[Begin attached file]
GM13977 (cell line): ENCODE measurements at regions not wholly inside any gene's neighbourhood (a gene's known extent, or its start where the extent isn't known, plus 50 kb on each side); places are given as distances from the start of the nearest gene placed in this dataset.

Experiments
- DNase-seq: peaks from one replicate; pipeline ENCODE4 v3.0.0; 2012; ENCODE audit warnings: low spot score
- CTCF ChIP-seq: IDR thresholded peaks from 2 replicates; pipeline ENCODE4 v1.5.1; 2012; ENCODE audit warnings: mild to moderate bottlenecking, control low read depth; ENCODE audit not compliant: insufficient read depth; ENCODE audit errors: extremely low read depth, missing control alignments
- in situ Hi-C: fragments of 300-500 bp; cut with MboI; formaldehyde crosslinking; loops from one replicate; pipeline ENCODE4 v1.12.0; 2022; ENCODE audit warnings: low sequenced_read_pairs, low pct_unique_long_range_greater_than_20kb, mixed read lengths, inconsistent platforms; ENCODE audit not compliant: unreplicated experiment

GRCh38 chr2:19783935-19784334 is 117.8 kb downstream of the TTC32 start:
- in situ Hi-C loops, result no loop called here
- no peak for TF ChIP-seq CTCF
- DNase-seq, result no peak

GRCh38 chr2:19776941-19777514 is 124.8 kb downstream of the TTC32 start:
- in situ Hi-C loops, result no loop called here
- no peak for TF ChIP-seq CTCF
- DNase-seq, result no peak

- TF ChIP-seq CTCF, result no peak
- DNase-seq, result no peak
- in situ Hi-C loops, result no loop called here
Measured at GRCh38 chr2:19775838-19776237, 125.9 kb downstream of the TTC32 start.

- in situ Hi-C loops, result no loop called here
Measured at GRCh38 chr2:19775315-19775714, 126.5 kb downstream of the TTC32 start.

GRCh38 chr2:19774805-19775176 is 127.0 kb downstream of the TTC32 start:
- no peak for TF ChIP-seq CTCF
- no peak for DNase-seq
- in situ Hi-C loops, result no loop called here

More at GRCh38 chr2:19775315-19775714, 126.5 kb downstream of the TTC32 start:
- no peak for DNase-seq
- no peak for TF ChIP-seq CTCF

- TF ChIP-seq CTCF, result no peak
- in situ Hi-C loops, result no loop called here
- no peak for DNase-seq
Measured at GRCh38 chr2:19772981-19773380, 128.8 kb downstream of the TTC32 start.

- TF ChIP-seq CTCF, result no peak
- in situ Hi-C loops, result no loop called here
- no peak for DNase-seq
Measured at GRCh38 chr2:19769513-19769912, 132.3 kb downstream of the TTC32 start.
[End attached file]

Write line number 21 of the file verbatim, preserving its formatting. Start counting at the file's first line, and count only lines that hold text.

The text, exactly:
- no peak for TF ChIP-seq CTCF